- Nigeria is one of the most attractive African countries for international investors. Fintech receives around one-third of this funding.
- Only 40% of Nigerians have a bank account, but more than 60% have a smartphone – a good basis for developing digital financial solutions.
“The advantage of doing business in Lagos is that everything you need is here: financial institutions, supervisory authorities and service providers,” says Adedamola Tolani, an expert at Appzone, which develops online banking software. Appzone is one of about 40 financial technology startups based in Lagos. The fintech industry is strong enough here to attract international investors: since the beginning of the year, the online savings startup Piggybank has raised $1.1 million; Paystack, which encourages businesses to accept digital payments, has secured $8 million from Visa, Stripe and Tencent; and the instant money transfer service Paga has landed $10 million.
Investment in financial technology outstrips the rest of Africa’s growing tech sectors, including healthtech, agritech and e-commerce. In 2017, African startups raised $560 million, with Nigeria one of the most attractive African nations for investors according to a report by Partech Ventures. Nigerian startups accounted for $114.6 million of those funds – nearly one-third of which went to fintechs.
Lagos was therefore a logical location for this year’s African Fintech Summit. The two-day event featured more than 50 speakers, with investors from the United States, Europe and the Middle East meeting with Nigerian entrepreneurs to discuss mobile apps, fintech industry practices and public policy.
A favourable ecosystem
With an estimated population of 186 million people, Nigeria’s potential fintech market is significant. “The Nigerian population is relatively young and made up of digital natives,” says Kenza Berrada, co-founder of B-Part Consulting, a firm that helps transform banking and payment services in Europe and Africa. “It easily adopts new habits and is much more pragmatic in its consumption of financial services, which are no longer an end in themselves but more a means of accessing something else.”
The characteristics Berrada describes make the Nigerian population an ideal target for fintechs. These companies offer an alternative to the traditional banking model, which is relatively unpopular among Nigerians. The World Bank’s Global Findex report states that only 40% of Nigerian adults had a bank account in 2017, and only 6% had an online account. By contrast, more than two-thirds of adults have a mobile phone.
With a view to finding solutions to facilitate international money transfers between people and within families, the Nigerian government has taken a lead in supporting fintech development. In the Central Bank of Nigeria’s recent guidelines on mobile money services, the government recognised the important role mobile services play in helping Nigerians manage their money.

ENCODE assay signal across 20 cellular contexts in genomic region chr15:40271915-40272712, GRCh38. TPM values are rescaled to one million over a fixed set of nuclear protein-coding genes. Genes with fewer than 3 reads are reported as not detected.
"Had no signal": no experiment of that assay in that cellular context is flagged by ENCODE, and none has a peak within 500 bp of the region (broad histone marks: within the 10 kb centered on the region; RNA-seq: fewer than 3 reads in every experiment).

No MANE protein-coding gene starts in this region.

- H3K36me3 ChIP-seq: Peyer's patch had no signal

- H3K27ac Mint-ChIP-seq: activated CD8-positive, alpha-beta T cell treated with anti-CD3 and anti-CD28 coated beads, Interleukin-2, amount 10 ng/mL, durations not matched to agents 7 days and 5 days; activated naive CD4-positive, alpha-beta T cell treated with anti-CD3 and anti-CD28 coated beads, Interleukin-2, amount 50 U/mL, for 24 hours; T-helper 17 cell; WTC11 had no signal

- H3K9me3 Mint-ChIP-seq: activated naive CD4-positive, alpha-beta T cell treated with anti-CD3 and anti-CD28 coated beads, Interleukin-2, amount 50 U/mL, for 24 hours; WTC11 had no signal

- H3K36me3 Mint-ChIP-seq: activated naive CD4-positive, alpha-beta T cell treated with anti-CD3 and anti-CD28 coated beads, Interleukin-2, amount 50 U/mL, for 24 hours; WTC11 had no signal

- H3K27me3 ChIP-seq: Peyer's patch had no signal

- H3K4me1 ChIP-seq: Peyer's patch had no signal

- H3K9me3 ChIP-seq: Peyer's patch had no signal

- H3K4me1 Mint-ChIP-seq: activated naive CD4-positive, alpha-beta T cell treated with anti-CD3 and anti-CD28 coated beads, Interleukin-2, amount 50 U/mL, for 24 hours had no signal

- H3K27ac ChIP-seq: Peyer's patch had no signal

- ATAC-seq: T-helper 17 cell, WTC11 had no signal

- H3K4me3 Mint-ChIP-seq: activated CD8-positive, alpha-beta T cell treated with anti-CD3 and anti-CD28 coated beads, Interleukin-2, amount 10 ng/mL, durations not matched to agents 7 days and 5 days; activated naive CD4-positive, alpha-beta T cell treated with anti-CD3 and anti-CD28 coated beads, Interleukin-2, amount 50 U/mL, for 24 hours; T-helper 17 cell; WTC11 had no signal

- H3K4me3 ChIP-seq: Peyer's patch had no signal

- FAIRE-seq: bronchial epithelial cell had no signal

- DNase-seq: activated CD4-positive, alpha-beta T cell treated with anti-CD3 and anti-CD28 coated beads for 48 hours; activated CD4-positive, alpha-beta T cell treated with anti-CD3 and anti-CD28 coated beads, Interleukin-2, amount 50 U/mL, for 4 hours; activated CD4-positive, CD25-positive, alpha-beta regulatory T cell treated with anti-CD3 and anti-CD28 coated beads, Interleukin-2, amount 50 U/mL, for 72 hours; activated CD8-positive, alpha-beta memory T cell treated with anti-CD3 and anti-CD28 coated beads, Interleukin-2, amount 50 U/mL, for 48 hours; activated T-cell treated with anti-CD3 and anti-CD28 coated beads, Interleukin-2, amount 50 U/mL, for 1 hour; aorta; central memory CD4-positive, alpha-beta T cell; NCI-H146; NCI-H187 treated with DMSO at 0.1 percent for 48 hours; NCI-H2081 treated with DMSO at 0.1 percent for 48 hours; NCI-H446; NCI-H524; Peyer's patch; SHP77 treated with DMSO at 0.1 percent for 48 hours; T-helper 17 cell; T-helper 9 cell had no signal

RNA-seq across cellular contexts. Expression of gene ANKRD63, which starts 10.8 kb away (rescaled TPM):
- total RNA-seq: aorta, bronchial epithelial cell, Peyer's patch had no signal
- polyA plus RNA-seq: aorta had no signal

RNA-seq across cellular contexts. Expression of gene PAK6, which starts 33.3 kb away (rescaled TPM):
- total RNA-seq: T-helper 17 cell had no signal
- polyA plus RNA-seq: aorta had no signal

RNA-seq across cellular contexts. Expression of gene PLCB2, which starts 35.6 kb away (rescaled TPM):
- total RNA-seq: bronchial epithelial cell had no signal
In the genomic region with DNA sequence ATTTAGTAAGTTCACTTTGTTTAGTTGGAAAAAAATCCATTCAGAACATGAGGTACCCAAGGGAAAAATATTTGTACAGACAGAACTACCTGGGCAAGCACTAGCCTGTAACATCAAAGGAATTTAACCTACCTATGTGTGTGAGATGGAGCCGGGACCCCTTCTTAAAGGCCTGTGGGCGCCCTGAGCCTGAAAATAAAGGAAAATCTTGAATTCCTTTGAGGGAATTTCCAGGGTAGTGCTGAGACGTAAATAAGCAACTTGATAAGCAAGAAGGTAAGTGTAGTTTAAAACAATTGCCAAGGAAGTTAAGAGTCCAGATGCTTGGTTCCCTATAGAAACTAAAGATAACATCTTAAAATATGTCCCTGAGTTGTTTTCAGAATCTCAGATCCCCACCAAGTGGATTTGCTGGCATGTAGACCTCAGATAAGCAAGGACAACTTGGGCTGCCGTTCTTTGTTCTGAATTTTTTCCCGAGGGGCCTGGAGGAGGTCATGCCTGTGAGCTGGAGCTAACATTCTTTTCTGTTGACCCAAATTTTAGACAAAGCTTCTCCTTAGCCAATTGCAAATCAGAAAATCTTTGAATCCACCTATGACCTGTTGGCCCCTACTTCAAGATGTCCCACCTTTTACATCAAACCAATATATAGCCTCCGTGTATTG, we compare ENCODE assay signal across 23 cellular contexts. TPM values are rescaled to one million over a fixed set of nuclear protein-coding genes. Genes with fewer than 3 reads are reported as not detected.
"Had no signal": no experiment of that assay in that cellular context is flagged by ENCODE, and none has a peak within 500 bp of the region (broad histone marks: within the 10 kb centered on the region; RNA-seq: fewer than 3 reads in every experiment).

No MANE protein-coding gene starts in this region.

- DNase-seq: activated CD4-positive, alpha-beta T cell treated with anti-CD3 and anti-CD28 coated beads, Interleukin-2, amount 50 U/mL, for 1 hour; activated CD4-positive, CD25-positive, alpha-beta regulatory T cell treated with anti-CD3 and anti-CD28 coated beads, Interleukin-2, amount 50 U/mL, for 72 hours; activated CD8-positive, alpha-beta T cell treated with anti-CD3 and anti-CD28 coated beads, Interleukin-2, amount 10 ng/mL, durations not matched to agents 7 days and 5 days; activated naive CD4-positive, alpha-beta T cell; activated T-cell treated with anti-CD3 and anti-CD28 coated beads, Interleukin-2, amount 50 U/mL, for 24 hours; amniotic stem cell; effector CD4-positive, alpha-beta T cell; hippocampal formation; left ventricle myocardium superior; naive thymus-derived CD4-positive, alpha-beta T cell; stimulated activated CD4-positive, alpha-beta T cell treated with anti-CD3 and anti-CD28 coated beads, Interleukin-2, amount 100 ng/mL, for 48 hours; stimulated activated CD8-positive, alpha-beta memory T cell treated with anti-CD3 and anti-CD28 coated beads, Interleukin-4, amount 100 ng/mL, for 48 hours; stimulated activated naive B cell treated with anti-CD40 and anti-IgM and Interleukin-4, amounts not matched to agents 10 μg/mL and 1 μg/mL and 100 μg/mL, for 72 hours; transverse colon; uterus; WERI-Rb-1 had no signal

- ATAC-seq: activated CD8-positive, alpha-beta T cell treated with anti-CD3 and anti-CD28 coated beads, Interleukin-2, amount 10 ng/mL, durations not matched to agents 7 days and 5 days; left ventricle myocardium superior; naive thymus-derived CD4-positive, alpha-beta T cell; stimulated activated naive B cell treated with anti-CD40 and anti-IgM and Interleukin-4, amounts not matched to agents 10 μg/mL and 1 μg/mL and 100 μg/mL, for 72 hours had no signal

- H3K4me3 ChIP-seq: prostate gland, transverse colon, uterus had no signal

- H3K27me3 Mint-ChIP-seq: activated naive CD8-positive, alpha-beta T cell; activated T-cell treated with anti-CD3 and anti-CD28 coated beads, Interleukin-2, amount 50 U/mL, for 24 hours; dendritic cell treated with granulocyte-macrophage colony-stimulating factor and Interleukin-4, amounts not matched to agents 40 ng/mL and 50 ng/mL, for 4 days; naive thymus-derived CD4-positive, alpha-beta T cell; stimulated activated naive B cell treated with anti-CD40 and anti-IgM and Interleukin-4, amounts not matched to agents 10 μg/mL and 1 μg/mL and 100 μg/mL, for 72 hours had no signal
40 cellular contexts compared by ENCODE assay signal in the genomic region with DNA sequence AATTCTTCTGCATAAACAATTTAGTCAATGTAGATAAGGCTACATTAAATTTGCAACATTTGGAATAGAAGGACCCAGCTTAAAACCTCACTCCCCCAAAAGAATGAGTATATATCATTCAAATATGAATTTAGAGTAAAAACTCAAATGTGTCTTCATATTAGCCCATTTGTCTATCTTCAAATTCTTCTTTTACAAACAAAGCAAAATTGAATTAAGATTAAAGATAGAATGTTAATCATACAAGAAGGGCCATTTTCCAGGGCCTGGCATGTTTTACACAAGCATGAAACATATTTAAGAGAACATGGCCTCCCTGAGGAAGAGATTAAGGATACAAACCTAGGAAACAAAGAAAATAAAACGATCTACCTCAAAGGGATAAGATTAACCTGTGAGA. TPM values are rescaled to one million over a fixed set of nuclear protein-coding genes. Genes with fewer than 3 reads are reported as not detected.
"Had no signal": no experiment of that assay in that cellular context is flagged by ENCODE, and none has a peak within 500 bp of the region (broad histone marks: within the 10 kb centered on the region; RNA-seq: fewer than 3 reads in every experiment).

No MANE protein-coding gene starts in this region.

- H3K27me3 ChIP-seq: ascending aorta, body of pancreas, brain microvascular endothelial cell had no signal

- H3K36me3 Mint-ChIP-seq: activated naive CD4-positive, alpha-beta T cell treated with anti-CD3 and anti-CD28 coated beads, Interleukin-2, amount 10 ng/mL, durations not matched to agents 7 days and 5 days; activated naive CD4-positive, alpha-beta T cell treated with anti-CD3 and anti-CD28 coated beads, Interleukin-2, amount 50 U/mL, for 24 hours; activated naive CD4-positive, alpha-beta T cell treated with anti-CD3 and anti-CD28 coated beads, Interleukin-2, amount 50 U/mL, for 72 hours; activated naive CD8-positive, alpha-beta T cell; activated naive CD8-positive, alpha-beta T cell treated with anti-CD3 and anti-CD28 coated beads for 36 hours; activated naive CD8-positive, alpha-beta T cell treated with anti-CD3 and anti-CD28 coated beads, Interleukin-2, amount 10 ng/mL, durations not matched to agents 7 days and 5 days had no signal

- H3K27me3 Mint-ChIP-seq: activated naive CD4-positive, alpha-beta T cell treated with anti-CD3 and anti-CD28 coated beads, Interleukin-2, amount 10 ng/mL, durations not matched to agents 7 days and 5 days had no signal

Nigeria’s goal is to “introduce a simple regulatory framework for access and then gradually adapt it as new business models emerge,” Berrada says. “The nation was one of the first to implement new banking regulations with the creation of new statuses for financial services, such as the status of electronic money. This led to the definition of standardised, controlled channels for sending, creating and circulating electronic money. The main purpose of these regulations was to make online payments available in a country where many people have mobile phones but few have smartphones.”
Local roots, international development
Another factor underlying Lagos’s success is the presence of startup incubators such as Passion Incubator, Leadpath, Wennovation Hub and the largest, Co-Creation Hub.
Co-Creation Hub doubles as both an innovation centre and a meeting space that brings together entrepreneurs, public authorities, social partners, investors and developers. More than 90 startups have received support since it was established in 2011. Co-Creation Hub offers entrepreneurs a range of programmes – lasting from several weeks to several months – on launching a startup or accelerating the growth of a company already active on the market. The incubator benefits from its proximity to the University of Lagos, also situated in the suburb of Yaba, drawing on a pool of resources with detailed knowledge of the local market.
Although Berrada expects fintechs to flourish in Lagos over the next four years, she emphasises the need for startups to develop across borders. “We need to define regional areas, for example in Sub-Saharan Africa and North Africa. The main difficulty in Africa today is devising business models that can be exported to other countries. Some African governments have begun working together to establish regions with a common legal and regulatory framework. If Africa wants to continue attracting investors, that’s the challenge that lies ahead.”